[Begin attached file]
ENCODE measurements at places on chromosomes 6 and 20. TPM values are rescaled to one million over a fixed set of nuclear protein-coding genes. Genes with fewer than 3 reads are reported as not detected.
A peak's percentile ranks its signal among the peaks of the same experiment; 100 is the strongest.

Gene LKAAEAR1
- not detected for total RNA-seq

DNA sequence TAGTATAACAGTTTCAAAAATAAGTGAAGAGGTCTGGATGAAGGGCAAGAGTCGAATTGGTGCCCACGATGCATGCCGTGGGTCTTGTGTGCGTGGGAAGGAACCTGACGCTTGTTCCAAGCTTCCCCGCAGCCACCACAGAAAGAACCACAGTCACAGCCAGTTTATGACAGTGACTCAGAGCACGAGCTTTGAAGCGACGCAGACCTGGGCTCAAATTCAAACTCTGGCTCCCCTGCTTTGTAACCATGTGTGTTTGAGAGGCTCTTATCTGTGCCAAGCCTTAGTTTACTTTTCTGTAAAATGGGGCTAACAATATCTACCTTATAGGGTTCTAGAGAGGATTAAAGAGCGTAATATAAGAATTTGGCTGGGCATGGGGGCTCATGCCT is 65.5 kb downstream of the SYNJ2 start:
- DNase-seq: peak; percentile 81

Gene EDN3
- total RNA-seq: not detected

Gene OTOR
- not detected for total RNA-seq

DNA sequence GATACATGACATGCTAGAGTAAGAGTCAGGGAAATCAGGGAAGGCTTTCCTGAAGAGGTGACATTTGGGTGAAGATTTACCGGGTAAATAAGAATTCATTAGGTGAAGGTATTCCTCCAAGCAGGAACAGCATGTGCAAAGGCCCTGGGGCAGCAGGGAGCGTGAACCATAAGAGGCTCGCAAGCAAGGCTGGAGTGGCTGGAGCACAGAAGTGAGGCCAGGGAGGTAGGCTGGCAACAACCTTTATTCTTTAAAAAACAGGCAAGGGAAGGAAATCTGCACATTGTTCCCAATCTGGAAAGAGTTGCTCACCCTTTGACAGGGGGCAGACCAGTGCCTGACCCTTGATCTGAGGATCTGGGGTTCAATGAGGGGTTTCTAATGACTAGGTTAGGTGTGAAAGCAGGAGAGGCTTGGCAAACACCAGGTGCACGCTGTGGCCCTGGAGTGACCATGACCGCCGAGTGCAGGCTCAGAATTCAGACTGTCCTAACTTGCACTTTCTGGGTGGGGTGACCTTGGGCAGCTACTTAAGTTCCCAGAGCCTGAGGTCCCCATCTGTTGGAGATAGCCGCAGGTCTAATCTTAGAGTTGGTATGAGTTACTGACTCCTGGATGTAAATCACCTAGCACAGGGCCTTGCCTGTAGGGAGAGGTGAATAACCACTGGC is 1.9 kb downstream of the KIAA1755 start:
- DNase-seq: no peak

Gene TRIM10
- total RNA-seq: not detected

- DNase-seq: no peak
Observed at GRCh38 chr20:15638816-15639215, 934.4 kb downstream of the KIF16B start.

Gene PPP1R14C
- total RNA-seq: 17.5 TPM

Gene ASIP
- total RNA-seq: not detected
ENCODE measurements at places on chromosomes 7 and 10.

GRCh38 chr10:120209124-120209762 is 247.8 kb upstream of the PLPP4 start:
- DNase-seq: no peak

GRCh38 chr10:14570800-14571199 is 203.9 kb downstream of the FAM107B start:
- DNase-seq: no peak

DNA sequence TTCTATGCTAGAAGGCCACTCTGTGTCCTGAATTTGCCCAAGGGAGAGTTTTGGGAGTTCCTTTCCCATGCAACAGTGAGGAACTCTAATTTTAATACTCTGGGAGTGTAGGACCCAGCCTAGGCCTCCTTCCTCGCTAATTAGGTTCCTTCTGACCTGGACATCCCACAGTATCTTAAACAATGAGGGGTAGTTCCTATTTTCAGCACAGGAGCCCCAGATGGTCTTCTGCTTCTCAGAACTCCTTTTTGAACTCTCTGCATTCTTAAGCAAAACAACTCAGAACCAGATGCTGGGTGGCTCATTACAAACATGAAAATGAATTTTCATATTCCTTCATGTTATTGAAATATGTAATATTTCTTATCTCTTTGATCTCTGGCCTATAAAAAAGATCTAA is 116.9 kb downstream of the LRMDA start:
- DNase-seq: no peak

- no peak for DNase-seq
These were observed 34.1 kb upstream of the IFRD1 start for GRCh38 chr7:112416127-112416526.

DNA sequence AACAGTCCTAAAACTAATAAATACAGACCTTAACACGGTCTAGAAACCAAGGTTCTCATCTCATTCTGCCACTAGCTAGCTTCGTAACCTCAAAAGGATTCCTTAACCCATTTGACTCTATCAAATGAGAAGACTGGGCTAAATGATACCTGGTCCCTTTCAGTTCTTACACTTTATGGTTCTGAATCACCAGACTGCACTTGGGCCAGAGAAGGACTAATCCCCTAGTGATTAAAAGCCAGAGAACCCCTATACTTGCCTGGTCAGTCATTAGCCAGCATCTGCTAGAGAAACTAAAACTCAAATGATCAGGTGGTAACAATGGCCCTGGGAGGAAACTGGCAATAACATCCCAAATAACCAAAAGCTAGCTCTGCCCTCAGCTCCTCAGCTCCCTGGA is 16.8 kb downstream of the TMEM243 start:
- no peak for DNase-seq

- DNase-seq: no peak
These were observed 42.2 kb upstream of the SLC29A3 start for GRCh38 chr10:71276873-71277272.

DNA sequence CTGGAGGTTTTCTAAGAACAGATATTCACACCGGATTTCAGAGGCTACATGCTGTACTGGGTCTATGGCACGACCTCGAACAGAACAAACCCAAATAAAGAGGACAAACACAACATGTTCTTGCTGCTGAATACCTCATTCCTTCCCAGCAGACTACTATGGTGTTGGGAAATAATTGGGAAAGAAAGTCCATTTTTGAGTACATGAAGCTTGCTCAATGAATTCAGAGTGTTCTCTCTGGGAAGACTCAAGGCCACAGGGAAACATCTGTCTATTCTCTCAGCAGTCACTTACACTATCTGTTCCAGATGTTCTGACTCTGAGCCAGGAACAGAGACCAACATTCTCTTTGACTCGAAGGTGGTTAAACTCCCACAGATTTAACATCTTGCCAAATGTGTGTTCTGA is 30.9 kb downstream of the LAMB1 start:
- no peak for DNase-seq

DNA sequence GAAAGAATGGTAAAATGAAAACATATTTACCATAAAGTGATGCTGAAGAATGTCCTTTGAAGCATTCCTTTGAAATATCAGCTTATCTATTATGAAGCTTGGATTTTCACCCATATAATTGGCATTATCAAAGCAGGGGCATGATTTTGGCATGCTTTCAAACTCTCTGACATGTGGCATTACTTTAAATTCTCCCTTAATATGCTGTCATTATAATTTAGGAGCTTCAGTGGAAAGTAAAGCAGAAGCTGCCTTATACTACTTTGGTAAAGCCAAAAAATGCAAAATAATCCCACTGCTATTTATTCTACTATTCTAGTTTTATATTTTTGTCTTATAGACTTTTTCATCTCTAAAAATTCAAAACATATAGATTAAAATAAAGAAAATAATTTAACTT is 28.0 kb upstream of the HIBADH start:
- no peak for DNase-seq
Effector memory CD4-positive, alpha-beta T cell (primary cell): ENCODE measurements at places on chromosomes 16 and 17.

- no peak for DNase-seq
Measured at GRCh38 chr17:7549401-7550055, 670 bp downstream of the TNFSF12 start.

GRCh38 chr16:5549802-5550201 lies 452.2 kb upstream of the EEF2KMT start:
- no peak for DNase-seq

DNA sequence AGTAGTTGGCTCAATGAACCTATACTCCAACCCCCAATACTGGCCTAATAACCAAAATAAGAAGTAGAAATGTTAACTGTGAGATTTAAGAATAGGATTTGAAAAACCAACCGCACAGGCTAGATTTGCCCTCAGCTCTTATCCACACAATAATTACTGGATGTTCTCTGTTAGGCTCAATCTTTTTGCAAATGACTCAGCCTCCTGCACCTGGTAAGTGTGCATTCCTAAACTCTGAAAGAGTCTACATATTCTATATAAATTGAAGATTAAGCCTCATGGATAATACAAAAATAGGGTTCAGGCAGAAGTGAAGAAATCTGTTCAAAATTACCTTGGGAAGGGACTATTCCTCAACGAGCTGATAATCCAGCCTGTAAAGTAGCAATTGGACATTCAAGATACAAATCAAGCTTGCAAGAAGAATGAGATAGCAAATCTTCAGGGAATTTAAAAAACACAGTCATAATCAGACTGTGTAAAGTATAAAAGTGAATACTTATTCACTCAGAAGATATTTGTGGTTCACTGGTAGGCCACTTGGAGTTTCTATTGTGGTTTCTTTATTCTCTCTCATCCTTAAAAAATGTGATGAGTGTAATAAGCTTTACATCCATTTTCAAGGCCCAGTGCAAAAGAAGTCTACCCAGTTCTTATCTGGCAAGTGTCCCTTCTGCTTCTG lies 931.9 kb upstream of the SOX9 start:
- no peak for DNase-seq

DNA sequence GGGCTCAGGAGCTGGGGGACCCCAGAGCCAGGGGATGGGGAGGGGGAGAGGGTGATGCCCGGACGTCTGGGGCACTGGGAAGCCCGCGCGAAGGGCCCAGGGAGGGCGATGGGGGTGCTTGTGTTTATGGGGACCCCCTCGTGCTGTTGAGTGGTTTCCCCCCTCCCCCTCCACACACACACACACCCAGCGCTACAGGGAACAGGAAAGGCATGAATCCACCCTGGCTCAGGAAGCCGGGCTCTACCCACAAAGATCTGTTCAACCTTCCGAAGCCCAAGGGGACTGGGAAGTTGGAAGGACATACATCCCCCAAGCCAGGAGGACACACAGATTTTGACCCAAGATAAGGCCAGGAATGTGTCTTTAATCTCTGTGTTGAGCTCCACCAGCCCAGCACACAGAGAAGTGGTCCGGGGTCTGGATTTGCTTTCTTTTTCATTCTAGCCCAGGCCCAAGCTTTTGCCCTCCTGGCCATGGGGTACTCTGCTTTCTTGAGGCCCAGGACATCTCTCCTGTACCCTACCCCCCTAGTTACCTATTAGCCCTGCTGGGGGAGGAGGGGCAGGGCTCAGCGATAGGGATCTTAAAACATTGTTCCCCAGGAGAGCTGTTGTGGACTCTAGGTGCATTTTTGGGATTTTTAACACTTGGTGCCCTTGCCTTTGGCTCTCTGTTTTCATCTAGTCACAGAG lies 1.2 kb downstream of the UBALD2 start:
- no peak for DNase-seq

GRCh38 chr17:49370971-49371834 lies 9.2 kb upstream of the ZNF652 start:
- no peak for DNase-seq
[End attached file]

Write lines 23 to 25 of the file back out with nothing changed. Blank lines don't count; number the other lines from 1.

- DNase-seq: no peak

GRCh38 chr10:14570800-14571199 is 203.9 kb downstream of the FAM107B start:
- DNase-seq: no peak